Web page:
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– Poetry by Nan Williamson –


This morning, my body unfurls from sleep,
soft sheets teasing bare breasts, groin thrumming.   
Outside my window, a goldfinch whistles and warbles.
I laugh aloud. There are miracles in the garden: water spurts
from the fountain, splashes over mossy stones, licks
my bare feet. Lush late blooming peonies bend
in sweet heaviness until the lover sun urges them awake.   
They unfold glad petals, tip perfume to the air.   

Renoir painted them open: brushed on thin washes   
strokes of iridescent white, daubed the centre–soft dots
veined with purple, faintly crimson shadow. He caught
the creamy petals’ silky feel. Peonies, dew-slippery,
wanton, luxurious in their prime, as if aware
that imminent rain will leave the petals pale and splayed.  

I walk around all day, naked under my clothes,   
half-annoyed as you tug at my roots again,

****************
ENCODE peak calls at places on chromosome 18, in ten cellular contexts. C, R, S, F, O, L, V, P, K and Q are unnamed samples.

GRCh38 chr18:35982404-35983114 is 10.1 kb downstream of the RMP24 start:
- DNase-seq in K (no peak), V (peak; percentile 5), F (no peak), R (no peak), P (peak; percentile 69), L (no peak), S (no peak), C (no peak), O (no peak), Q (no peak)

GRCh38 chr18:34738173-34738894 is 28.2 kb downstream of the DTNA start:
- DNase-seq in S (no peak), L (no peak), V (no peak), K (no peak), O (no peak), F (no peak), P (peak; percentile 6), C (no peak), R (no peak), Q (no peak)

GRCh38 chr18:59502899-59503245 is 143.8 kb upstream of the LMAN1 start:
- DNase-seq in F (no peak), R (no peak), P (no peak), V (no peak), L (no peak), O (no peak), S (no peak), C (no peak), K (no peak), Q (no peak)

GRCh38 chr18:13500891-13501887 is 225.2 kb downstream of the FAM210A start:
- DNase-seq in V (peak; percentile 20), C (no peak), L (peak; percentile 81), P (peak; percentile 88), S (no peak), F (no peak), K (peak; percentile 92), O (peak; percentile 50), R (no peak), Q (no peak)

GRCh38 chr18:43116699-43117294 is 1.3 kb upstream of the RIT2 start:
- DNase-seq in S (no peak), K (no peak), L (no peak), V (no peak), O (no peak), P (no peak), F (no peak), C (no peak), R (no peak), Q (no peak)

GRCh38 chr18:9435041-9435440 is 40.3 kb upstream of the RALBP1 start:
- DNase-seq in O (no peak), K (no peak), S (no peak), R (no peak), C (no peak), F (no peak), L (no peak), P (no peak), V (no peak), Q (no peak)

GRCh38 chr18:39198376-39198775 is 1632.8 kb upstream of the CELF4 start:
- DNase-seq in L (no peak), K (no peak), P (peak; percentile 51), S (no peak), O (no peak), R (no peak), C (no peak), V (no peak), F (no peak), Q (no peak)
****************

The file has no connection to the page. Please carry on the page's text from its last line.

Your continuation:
planted long in the garden of affection
and easy love. Tenuous links with old romance
mix memory and desire,enough to renew faith
in my own power. I move more assuredly now,   
seductively, little tongues of fire flickering low.   
Astonished by appetite at my age, I am amused:   
these sudden surges of desire disrupt the current
narrative. Last night, I felt both beautiful –and unprepared

About the Author – Nan Williamson
Nan Williamson

Nan Williamson is a teacher, artist and author living in Peterborough. She is a graduate of the Humber School for Writers, Toronto, 2013. Her chapbook, leave the door open for the moon, was published by Jackson Creek Press in 2015. Nan is inspired by beauty – natural, or created in art, music, poetry, and secondly, by her love of language and the craft of writing.

Her poems have been published in many juried literary journals and anthologies in Canada and the UK. She is the illustrator for Delicate Impact, a Canadian anthology of poetry, A Beret Days Book, The Ontario Poetry Society, 2018. Besides poetry and art, she loves red wine, chocolate, her 1870 home, and Rod’s veal stew with black olives.

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